The Kurdish region today functions as if it were an independent state. The Kurdistan Regional Government carries out virtually all government functions, and Baghdad law applies only to the extent the Kurdish Parliament chooses to apply it. Kurdistan is responsible for its own security (which is the main reason it has been free of the violence wracking the rest of Iraq) and maintains its own armed forces.
For the people of Kurdistan, the issue is not simply a matter of keeping what they have. What drives the move for independence is not just the love of Kurdistan but also a widespread antipathy toward Iraq. The Iraqi flag is a hated symbol of a brutal regime, and it is still banned in areas controlled by the Kurdistan Democratic Party (it does fly, along with the Kurdistan flag, on a few public buildings elsewhere in the region).
The Kurds do not allow Arab units of the new Iraqi military onto their territory, nor do they permit Baghdad ministries to open offices. They refuse to surrender control of their international borders to Baghdad for fear that the central government will cut off their precious access to the outside world.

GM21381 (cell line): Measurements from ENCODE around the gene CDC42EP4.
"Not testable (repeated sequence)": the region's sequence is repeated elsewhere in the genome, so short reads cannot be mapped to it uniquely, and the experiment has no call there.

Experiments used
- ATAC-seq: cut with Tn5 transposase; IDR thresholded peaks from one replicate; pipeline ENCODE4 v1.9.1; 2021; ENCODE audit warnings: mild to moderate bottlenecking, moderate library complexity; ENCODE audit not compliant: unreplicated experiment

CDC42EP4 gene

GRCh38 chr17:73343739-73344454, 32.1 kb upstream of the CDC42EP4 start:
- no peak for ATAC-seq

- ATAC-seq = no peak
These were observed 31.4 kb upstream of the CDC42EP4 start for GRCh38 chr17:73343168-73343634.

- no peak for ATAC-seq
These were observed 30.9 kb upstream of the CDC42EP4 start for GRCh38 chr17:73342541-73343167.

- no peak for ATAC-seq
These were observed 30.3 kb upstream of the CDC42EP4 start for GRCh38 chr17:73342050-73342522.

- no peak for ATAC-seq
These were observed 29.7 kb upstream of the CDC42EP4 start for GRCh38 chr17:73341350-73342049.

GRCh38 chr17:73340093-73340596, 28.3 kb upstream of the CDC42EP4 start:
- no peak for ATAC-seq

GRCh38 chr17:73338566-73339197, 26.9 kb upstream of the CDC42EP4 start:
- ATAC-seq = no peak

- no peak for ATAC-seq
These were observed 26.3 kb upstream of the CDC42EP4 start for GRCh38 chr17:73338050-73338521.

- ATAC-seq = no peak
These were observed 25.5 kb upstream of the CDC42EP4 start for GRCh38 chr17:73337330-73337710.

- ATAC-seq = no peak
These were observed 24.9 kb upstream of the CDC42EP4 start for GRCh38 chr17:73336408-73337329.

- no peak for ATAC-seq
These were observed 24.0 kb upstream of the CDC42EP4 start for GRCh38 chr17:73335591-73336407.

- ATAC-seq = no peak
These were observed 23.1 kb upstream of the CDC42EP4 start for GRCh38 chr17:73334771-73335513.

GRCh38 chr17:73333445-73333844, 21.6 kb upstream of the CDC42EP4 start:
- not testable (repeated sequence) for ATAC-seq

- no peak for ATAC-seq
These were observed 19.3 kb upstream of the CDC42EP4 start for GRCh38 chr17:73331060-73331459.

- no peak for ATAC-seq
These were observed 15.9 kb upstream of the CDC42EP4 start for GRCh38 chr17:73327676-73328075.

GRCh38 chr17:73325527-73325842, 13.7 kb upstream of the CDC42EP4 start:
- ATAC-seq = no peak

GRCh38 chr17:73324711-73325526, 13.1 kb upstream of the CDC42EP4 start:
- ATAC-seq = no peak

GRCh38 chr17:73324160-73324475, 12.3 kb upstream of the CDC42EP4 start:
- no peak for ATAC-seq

As the Assembly draws up the new constitution, Kurdish leaders likely will settle for a deal that preserves their region’s de facto independence and financial autonomy and gives them control over the disputed province of Kirkuk. Especially important, the Kurds insist on a fixed percentage of Iraq’s budget and full control over Kurdistan’s petroleum, including the right to export it.
Kurdish dreams of independence have long been thwarted by the hostility not only of Arab Iraqis but also of Turkey, Iran and Syria - each of which have substantial Kurdish minorities. These neighbors will be alarmed by the results of the independence referendum. Wiser heads, especially in Turkey, now see a loose Iraqi federation as by far the lesser evil than a Kurdish state.
The United States would do well to learn the lessons of the former Yugoslavia, where policymakers denied the reality of breakup until it was too late to contain the accompanying violence. Just four days before Yugoslavia’s wars began in June1991 , the American Secretary of State, James Baker, was in Belgrade focused on the impossible task of stopping Slovenian and Croatian secession when he should have been trying to prevent the shooting.
A dying Yugoslavia was a different situation than a nascent Iraq, to be sure. But the question remains: will Kurdistan want to stay in an Iraqi federation - even a very loose one? As the United States learned in Yugoslavia, it is hard in a democracy to hold people in a country they hate. The Kurds’ demand for independence is not an immediate crisis, but it is a coming one.
Peter W. Galbraith, a former United States ambassador to Croatia, is a senior fellow at the Center for Arms Control and Nonproliferation in Washington.
The New York Times